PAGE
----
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Comment Re:No comparison with M$ Office (Score 2) 254

The last time I looked, Microsoft Office did not come with Visio. Last time I was forced to use Microsoft Office, I had to get the IT department to order and install Visio (and Microsoft Project). LibreOffice can edit Visio material directly.

However, LibreOffice can also bring in (import) Dia material, which is my preferred "Visio-like" tool. I also use Xfig. LibreOffice can revise Visio material, such that I can exchange with a Visio user.

As to "Outlook", my preference has been Evolution (for a long time). For notes, I use Evolution, Zim, Xournal and Gnome notes.

I am not sure what "the inevitable reply" is. The software I use meets my needs. May not meet your needs, but then, you are not me. Are you trying to sell me on Microsoft Office? That is very likely a non-starter: Microsoft Office would need to be able to accept Dia drawings.

Comment Re:Linux, on the other hand... (Score 1) 405

"Acer Aspire One can't do ... compositing".

Um, yes it can.. It can also do 3D -- most of the Aspire Ones, anyway... The line started with the Intel 945GSE Express. Later, some used ATI Radeon 4225.

The AAO D270 has an Atom N2600 (or N2800)- with Intel GMA 3600/3650 (PowerVR SGX 545), and that one doesn't do Linux 3D.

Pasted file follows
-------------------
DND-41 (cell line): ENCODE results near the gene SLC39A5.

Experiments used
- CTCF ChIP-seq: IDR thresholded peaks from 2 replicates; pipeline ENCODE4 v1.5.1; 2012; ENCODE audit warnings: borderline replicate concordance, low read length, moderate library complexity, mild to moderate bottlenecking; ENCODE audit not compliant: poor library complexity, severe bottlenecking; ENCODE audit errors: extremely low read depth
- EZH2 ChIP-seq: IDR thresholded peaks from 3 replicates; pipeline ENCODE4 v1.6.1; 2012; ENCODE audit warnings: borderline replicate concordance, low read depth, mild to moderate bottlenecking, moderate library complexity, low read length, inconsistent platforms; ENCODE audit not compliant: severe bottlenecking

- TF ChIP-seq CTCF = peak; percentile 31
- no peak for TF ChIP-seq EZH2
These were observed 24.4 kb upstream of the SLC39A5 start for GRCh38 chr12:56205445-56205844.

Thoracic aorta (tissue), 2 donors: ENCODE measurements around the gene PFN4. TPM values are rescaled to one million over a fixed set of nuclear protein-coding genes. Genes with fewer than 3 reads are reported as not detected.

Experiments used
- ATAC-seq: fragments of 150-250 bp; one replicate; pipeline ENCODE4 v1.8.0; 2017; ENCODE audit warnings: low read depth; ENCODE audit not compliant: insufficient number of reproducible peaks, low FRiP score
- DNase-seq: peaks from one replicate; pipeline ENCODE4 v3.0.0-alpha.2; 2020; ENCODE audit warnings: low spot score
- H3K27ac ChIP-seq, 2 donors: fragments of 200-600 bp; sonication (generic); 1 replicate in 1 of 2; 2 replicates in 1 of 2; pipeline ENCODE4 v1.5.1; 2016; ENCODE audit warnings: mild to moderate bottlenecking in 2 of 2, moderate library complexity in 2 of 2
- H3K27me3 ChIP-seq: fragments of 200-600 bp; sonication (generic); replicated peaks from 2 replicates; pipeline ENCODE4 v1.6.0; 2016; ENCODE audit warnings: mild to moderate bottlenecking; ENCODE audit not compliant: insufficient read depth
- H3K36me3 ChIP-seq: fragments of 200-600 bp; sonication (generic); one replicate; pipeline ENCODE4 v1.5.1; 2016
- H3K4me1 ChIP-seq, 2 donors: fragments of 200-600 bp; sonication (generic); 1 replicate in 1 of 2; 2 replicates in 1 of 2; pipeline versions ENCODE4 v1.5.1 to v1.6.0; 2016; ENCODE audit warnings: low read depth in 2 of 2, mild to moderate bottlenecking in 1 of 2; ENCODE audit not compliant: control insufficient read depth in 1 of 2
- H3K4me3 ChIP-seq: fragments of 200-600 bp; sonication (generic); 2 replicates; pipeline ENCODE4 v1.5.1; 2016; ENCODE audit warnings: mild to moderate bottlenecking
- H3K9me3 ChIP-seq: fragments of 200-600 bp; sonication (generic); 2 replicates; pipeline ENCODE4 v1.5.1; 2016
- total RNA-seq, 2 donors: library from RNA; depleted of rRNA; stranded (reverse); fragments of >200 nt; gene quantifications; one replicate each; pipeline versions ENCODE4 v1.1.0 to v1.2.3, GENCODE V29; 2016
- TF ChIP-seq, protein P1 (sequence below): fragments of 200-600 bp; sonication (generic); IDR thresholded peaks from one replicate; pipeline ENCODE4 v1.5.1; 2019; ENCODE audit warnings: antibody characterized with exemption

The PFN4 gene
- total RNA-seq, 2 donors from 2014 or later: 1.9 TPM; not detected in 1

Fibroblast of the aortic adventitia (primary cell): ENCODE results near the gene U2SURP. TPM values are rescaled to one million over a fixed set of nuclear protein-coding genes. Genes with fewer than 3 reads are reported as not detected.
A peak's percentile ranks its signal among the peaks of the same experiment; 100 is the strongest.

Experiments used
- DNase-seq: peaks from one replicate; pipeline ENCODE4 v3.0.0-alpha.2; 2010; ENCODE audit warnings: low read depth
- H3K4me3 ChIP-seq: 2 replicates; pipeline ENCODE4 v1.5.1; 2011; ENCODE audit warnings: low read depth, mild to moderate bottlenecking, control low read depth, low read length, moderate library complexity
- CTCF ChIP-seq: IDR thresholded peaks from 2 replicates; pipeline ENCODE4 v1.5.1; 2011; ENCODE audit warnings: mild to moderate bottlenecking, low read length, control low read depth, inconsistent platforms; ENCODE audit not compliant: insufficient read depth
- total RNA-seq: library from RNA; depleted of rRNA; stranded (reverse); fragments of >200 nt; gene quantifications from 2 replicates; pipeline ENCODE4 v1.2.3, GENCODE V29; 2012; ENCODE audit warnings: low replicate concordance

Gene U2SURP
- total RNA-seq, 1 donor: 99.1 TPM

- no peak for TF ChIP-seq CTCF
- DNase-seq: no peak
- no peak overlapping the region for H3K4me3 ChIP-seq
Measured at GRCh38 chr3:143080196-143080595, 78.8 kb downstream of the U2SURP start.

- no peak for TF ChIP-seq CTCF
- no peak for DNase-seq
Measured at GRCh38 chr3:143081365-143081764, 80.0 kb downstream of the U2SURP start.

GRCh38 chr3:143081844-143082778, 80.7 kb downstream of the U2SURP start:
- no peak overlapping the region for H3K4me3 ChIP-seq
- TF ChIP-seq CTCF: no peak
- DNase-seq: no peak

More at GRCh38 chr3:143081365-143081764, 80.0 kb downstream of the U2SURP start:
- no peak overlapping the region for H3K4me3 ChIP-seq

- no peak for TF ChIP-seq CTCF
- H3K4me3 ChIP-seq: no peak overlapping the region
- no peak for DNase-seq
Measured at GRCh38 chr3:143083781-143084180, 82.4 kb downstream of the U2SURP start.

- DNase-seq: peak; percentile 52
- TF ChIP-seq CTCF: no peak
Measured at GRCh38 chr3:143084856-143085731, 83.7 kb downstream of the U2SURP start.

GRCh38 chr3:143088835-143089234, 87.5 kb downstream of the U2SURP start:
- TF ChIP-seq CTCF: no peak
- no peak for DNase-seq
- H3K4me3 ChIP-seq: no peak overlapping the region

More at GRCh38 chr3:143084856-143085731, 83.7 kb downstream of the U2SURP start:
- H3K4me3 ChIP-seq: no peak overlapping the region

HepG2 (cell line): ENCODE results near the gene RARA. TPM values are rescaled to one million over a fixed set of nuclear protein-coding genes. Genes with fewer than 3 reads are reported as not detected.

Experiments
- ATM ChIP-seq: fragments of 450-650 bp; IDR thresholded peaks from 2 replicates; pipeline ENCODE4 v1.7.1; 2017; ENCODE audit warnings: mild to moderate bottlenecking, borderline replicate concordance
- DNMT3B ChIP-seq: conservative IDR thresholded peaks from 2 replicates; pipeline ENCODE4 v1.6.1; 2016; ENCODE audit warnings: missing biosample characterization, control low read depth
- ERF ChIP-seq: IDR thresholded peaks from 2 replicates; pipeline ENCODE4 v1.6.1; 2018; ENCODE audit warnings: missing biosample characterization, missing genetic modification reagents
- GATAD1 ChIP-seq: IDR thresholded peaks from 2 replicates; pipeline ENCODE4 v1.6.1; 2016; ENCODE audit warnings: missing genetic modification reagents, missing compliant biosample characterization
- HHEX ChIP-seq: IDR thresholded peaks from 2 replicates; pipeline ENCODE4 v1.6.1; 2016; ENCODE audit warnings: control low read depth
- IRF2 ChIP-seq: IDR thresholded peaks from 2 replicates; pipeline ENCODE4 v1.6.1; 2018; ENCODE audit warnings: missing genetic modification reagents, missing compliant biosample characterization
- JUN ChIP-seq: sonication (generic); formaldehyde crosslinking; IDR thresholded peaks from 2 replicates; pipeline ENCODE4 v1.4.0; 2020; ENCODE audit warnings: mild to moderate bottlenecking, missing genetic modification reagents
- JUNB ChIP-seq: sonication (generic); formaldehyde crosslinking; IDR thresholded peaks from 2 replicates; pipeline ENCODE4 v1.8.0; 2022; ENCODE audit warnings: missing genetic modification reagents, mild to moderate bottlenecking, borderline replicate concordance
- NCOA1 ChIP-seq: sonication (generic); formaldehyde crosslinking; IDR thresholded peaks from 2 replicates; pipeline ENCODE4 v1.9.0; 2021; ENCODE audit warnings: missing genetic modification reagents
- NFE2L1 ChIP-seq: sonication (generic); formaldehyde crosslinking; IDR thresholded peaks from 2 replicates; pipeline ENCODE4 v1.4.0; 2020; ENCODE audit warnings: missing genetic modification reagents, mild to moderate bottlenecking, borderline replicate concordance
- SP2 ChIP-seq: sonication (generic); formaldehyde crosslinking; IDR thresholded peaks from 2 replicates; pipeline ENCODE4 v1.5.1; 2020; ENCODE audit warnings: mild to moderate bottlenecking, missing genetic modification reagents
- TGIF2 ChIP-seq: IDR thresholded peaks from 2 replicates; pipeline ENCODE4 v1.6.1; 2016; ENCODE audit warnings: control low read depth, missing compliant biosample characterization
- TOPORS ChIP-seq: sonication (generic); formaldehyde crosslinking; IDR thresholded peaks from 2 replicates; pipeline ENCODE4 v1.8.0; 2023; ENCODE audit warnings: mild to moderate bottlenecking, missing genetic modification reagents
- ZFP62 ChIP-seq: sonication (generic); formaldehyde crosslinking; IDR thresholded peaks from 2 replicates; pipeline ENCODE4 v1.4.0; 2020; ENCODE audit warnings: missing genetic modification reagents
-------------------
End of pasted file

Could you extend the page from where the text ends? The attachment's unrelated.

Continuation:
So, for use with Linux, avoid the D270 (use a D257), and 3d and compositing will work just fine.

(owner of 5 of these, running Linux).

Comment Re:Pointless (Score 1) 755

From the post I replied to:

"If you want the Linux eco-system to be accepted start by getting rid of Stallman..."

Stallman doesn't have much to do with Linux anymore. Yes, Redhat had a lot to do with egcs, and gcc is the primary compiler.

But my reply still stands.

I think the post I was replying to was... um... lacking critical arguments.

Comment Re:Who's arguing that? (Score 1) 257

Interesting. It doesn't compare, because it has not been released yet...

The Tesla S spanks the competition in luxury sedan market. All the comforts of a full-size sedan and the performance... of a $60k street racer (or a much more expensive car). Tesla seems to build the best car they can.

And why wouldn't the Tesla 3 duplicate this feat? Simply be the best $35k car yet made? You don't know that, and I don't, either.